Tea tree oil is a popular alternative treatment for many skin conditions affecting humans and its popularity has resulted in veterinary skin care products that contain the product. In small concentrations (.1% to 1%), tea tree oil is tolerated and safe for cats and dogs, however, it is available as a 100 percent extract which, if accidentally ingested or topically applied, is harmful to pets.
Tea tree oil contains chemicals called terpenes, which are rapidly absorbed into the body if taken orally or applied to the skin. This means topical application of concentrated oil can result in toxicity just as an accidental oral ingestion. Given the tendency to groom, the risk of toxicity is especially amplified in cats.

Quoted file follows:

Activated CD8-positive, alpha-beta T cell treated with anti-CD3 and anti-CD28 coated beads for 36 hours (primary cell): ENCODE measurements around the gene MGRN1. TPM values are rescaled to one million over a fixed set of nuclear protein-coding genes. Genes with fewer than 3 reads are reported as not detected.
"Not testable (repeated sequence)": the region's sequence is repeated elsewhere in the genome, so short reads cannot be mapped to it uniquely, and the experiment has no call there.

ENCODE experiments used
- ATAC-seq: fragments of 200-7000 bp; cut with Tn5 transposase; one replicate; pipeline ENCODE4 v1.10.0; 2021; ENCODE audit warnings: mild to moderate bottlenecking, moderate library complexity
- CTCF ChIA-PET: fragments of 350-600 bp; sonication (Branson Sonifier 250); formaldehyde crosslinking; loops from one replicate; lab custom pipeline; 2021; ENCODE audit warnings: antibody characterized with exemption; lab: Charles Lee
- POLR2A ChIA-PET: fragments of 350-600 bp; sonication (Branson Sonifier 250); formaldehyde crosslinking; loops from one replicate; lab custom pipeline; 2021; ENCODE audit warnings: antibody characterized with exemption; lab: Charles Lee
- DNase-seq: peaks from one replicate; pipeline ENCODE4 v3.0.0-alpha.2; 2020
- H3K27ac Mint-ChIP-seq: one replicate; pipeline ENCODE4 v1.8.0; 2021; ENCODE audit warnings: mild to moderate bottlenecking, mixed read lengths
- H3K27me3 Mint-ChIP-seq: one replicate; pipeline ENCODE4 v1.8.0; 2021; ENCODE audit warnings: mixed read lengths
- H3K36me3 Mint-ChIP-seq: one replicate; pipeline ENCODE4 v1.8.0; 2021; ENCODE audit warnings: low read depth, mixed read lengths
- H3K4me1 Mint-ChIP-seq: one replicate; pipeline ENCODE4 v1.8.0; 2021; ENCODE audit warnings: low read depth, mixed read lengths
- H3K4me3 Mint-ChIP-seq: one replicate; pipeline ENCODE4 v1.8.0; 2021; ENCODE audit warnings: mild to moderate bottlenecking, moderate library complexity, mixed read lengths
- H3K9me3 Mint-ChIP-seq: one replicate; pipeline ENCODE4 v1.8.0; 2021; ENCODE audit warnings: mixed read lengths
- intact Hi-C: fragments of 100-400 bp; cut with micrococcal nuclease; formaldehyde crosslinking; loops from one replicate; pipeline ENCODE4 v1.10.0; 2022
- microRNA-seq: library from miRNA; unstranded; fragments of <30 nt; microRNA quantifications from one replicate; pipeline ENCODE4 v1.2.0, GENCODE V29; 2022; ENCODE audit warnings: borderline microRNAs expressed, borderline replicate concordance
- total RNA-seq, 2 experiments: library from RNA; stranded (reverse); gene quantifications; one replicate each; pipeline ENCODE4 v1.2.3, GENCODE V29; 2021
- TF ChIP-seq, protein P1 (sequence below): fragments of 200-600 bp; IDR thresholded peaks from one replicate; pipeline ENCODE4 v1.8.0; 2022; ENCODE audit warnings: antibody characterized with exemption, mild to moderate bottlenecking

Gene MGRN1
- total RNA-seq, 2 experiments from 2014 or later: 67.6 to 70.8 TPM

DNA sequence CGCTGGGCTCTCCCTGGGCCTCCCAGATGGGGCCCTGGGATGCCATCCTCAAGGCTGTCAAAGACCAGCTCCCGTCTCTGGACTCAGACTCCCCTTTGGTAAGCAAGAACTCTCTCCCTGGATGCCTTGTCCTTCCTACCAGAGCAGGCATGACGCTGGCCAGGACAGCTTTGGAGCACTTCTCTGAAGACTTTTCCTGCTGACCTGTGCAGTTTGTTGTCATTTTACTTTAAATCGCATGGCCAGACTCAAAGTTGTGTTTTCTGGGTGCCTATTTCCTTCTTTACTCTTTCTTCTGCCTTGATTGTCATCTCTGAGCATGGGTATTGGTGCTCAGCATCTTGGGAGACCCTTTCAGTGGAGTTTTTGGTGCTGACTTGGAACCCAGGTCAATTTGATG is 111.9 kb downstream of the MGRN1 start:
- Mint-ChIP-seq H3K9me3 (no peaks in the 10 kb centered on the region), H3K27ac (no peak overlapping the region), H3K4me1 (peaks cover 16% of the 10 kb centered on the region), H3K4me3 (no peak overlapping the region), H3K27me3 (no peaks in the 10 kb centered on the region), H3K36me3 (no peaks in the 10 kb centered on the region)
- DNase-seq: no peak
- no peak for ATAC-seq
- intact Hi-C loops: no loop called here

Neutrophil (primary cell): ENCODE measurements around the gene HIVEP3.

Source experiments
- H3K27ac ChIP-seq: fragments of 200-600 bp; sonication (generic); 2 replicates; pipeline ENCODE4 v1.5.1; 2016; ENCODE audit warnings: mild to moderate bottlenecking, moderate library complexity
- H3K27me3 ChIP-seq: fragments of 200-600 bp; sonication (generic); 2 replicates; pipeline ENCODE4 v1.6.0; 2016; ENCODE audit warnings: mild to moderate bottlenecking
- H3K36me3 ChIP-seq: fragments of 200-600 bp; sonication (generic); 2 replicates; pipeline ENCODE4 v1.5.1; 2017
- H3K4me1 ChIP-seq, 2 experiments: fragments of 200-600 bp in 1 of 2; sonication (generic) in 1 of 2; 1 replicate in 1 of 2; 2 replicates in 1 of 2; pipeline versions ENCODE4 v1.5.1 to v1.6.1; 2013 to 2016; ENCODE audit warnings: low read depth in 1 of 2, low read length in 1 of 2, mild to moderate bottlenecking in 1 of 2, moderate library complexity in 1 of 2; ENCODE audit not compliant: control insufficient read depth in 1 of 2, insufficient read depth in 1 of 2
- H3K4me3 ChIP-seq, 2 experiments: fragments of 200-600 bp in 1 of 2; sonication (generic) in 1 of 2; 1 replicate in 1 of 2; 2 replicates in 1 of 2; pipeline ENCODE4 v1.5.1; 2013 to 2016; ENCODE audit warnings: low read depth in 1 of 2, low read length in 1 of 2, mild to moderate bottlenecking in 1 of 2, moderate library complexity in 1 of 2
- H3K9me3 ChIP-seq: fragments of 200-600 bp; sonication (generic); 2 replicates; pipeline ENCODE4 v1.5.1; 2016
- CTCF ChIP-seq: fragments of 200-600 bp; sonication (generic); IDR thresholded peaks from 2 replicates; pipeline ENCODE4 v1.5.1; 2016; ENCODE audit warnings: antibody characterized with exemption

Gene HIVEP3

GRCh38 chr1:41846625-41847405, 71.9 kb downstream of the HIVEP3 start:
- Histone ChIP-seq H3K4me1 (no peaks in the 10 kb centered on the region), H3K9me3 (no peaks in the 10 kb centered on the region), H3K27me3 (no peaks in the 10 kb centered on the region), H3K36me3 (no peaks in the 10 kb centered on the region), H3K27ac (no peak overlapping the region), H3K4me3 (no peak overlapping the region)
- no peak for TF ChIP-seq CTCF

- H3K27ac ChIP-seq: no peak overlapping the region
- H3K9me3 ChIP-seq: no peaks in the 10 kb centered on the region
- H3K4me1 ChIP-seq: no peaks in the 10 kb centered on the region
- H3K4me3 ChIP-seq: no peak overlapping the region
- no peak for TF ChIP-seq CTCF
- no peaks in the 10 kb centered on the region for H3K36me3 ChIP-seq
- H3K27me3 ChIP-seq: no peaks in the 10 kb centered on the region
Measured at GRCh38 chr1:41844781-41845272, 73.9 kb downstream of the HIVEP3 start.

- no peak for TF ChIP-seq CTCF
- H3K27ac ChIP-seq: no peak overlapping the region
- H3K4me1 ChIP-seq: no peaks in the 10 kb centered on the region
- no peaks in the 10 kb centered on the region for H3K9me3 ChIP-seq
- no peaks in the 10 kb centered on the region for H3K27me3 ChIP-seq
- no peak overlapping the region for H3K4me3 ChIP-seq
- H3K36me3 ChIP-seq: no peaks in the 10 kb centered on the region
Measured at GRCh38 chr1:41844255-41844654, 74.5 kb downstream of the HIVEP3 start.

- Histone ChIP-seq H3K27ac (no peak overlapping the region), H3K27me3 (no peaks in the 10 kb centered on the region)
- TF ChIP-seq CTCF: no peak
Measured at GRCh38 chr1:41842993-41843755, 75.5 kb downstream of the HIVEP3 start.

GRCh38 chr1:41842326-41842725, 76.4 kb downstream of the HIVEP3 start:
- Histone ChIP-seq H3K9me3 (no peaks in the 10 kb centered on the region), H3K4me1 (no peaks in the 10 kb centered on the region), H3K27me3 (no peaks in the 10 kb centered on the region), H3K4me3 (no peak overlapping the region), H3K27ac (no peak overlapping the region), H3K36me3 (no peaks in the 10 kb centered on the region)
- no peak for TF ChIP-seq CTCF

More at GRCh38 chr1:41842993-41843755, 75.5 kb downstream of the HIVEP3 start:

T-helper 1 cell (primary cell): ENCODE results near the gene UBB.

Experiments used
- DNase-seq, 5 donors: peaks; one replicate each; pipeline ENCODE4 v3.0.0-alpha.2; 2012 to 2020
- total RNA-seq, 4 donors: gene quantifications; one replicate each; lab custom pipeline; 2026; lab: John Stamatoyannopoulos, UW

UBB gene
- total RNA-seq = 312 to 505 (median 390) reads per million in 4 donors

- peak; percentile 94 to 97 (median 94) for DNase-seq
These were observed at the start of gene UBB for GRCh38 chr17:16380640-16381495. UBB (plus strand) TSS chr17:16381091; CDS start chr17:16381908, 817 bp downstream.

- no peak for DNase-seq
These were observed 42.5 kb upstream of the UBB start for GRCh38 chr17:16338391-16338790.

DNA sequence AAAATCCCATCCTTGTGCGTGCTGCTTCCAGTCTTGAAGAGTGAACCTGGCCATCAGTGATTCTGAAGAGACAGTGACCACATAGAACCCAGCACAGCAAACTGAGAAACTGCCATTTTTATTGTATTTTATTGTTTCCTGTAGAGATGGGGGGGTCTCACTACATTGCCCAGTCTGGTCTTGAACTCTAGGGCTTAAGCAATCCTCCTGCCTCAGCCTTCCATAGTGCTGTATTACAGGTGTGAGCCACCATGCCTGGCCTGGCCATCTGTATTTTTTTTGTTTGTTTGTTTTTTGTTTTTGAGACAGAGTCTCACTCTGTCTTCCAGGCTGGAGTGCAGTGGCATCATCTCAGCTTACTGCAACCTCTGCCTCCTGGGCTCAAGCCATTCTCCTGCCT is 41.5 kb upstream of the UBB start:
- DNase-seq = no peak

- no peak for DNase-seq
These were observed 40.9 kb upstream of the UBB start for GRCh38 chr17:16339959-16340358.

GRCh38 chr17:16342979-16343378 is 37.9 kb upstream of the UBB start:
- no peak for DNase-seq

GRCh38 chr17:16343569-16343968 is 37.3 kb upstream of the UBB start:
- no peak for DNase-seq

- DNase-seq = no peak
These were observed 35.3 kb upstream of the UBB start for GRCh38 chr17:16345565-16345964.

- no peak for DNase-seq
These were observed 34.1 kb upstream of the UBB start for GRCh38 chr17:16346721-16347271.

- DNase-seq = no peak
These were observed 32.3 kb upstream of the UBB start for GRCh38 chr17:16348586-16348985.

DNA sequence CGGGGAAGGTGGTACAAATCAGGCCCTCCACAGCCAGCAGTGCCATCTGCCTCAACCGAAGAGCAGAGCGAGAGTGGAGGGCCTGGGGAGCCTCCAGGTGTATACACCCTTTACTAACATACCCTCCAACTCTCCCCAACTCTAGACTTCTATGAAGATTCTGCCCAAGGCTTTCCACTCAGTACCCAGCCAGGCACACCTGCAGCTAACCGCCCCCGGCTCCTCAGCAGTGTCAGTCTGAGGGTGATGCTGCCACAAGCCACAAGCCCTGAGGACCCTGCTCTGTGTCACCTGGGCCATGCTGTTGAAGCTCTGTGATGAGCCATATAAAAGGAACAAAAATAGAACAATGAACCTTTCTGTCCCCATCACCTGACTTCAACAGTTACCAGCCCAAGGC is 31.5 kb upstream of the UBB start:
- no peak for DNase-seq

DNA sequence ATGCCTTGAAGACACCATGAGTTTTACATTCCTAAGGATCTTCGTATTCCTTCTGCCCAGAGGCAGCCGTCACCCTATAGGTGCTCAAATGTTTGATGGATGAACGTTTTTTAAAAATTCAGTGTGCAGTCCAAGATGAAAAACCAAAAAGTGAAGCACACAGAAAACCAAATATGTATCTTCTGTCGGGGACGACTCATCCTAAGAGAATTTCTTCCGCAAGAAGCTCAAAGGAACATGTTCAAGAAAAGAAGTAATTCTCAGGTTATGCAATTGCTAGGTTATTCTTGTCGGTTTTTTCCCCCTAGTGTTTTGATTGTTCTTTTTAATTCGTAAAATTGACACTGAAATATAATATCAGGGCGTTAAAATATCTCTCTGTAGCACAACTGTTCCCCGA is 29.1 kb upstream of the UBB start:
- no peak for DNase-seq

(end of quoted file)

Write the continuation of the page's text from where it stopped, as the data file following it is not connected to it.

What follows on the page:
Symptoms of tea tree oil poisoning varies depending upon the exposure. Small doses may only result in minor symptoms, like drooling or vomiting. Pets exposed to moderate doses may appear weak, have difficulty walking, or demonstrate paralysis. However, those pets exposed to higher doses can suffer life-threatening symptoms like seizures, reduced consciousness, or coma. Symptoms are generally seen 2 to 12 hours following exposure.
Use Tea Tree Oil With Care
It is extremely important to be cautious when treating your pet with tea tree oil (or, for that matter, any over-the-counter medication). To be safe, please follow these precautions:
- Check with your vet to insure that tea tree oil is recommended for your pet.
- Never administer tea tree oil orally.
- Only use dilute tea tree oil that is LESS THAN 1% STRENGTH. Most over-the-counter tea tree oil is sold as an undiluted, 100 percent concentration. In Australia, 100 percent tea tree oil requires child-resistant packaging with a safety warning. No such precautions are required in the United States or Canada.
- If you treat one of your pets with tea tree oil and suspect an adverse reaction, contact us or a 24-hour pet emergency hospital immediately. As with all poisonings, the sooner your pet is treated, the better the outcome.